LORD: The Angel of Rev 18:1 symbolizes a body of men who shall with resistless light unveil the Apostate character of Babylon (i. e., the nationalized hierarchies, see pp. 310 sq.). The fall of Babylon is her dejection from her nationalized position; it is to be (1) in consequence of her idolatry, Rev 18:3; (2) followed by (a) her becoming the resort of the most detestable of (human) beings, Rev 18:2, (b) another proclamation by another body of men calling upon those true Christians who remain in her to come out of her, Rev 18:4; (3) effected (a) violently, Rev 18:21; (b) by the multitude, and not by the kings and great men who are to mourn over it, Rev 18:9–19. The fall is to be distinguished from the punishment (plagues); the latter is speedily and suddenly to follow the former, Rev 18:4–6. The destruction is to be entire, Rev 18:21–24.
GLASGOW: Rev 18:1 introduces an account of what accompanies or follows close upon the full effusion of the seventh Vial. The Angel of Rev 18:1 is the Holy Ghost, who announces the coming fall of Babylon, i. e., the Roman State; the voice of Rev 18:4 is that of Christ. By the kings of Rev 18:9, 10, the traffickers of Rev 18:11–16, the mariners of Rev 18:17–19, are indicated the three parts into which the City is divided (Rev 16:19); “as ancient Babylon exists now only in the palace of her kings, the temple of Belus, and the tower of Nimrod, so over the fall of the mystic city are heard the wailings of superstitious rulers in the palace, of trafficking priests of simony in their cathedrals, and of far-travelled colonizers and missionaries, propagators of her errors.”
AUBERLEN: “The judgment on the Harlot (i. e., Babylon—the apostate Church) is described more minutely in its various aspects (18:1; 19:5), first by an Angel having great authority; then by another voice from Heaven (Rev 18:4–20); after this, thirdly, by a strong Angel (21–24); and this is succeeded by great voices of much people in heaven (19:1–5), who praise God for, the judgment executed.—E. R. C.]
EXPLANATIONS IN DETAIL.
According to Düsterdieck, the judgment upon Babylon is still imminent at the close of Rev 18 (“note the future βληθήσεται”), whilst in Rev 19:1 sqq., it is rejoiced over as actually accomplished. The judgment itself, therefore, [the act of judgment], would not be found in the description. As an external scene, it is, indeed, not to be portrayed. What, however, appertains to a judgment? Is not the heavenly sentence itself the ideal judgment (Rev 18:2, 3)? Is not the separation of the people of God from Babylon, which must ensue directly upon the heavenly command, the decisive dynamical judgment (Rev 18:4 and 5)? Next follows the historic recompense; first for Babylon herself (Rev 18:6, 7). And this is presupposed as an accomplished fact in the lamentation in which all her companions appear as sharers in the stroke which has fallen upon herself, (Rev 18:9–19). The rejoicing of Heaven and all the saints (Rev 18:20) clearly expresses the accomplishment of the judgment, and the symbolical act and speech of the Angel (Rev 18:21–24) are but declarative of the perfect reprobation of Babylon, together with its consequences, her guilt being once more solemnly affirmed. Thus is the judgment executed in four main acts. According to Hengstenberg, the Seer here describes what has already taken place. Exegesis, with him, steers backwards; it, probably, already sights the Millennial Kingdom—and this it is anxious to avoid, as though it were a rocky wall.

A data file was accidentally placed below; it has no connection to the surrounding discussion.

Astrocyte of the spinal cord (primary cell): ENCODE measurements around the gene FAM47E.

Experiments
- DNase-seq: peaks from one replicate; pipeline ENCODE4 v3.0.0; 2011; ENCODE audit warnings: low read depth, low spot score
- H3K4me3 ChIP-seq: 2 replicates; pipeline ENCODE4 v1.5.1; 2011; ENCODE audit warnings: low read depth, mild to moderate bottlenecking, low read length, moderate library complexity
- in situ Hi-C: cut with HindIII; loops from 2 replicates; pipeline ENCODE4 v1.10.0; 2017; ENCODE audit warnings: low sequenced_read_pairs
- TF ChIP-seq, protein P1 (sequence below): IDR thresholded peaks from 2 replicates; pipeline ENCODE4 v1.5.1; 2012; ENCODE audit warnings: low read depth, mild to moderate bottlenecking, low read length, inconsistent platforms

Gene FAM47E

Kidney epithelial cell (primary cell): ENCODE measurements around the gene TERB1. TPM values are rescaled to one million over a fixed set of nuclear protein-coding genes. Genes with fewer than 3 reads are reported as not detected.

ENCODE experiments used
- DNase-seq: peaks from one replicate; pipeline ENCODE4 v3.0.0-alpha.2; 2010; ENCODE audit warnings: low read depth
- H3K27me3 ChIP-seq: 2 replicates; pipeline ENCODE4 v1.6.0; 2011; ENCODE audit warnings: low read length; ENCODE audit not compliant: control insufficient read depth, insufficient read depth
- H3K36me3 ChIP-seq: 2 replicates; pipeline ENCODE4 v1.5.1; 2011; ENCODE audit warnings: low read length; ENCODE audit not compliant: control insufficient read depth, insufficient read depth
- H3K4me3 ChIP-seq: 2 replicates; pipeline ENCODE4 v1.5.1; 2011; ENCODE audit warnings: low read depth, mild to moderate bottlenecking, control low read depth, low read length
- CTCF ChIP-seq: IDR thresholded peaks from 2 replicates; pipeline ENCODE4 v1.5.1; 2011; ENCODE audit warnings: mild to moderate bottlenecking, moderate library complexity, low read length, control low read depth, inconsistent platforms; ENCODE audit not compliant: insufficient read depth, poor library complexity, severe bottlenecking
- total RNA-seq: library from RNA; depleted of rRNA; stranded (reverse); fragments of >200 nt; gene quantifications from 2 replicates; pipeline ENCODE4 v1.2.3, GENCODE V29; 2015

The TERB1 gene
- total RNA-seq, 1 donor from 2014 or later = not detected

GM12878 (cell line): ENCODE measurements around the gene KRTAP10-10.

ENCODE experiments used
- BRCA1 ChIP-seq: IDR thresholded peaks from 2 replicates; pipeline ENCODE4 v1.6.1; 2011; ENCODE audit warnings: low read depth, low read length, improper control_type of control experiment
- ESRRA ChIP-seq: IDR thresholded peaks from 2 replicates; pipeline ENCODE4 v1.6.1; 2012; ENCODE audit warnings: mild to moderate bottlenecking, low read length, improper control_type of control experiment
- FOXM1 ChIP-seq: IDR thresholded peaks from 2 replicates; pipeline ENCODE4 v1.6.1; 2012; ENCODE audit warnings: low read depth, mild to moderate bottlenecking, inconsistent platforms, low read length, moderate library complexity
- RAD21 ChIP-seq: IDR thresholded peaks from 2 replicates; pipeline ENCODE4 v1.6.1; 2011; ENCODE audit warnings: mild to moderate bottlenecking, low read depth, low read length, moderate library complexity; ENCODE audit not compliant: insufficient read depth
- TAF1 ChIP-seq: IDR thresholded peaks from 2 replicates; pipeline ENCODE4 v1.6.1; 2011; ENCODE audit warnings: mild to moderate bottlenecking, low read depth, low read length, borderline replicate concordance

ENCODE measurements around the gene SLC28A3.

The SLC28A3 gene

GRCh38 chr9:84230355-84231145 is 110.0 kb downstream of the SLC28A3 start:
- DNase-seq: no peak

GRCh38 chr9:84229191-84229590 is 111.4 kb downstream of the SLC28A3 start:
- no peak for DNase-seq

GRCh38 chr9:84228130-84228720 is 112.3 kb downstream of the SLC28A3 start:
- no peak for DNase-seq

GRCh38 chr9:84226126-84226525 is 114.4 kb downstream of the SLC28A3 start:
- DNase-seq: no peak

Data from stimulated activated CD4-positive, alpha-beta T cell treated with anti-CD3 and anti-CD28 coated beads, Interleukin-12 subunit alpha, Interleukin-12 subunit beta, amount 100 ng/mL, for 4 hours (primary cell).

Rev 18:1. Another Angel.—A symbolic angelic form, suggestive of Michael, not precisely Christ (Calov., Hengst.), for the Parousia is not to come until after this. The Holy Ghost (Vitringa), however, is no angel of external events, and Luther’s embassage did at least not bring Babylon with violence to her fall. Historically defined, Christianity, in a new, glorious, and therefore mightily efficacious phase of development, must be understood by the Angel. Hence alone is his glory to be explained, which lights up the whole earth. A couple of wretched and disorderly negations can, of course, not be intended by this.
Rev 18:2. Fallen, fallen.—A certain future, which shall some day become both present and past. The cry of Rev 14:8 is reflected here; that, however, applied to the universal Babylon. In the first place, doubtless, the complete spiritual fall of Babylon is intended, as is manifest from the context: and is become, etc. But along with the complete spiritual fall, her historic fall is also decided. According to Düsterdieck, indeed, the words: a habitation of demons, etc., already denote external desolation, like the description Is. 13:22. Similarly Hengstenberg, vol. 2, p. 268. Düsterd. even regards it as singular that Ebrard should yet understand the birds “spiritually.” A naïve “yet!” According to Bengel, the “unclean spirits” are departed souls, and “this passage very clearly treats of such spirits as, when they appear to the living, are called ghosts.” The reverend divine would, however, surely not transfer Babylon to Wurtemberg! According to Hengstenberg, [also Stuart and Alford,—E. R. C.], the φυλακή denotes a prison—thus: a prison of unclean spirits and unclean birds. The expression, however, when used with reference to a fallen city, is applicable neither to spirits nor to birds. “The law of their essential character banishes them thither.” To the desert of pagan Rome? This would be the worst that could possibly be affirmed of Christian Rome! In respect of the birds, Hengstenberg cites Ps. 102:6; Is. 13:21, 22; 34 [11, 13] 14 ; Jer. 50:39; Zeph. 2:14.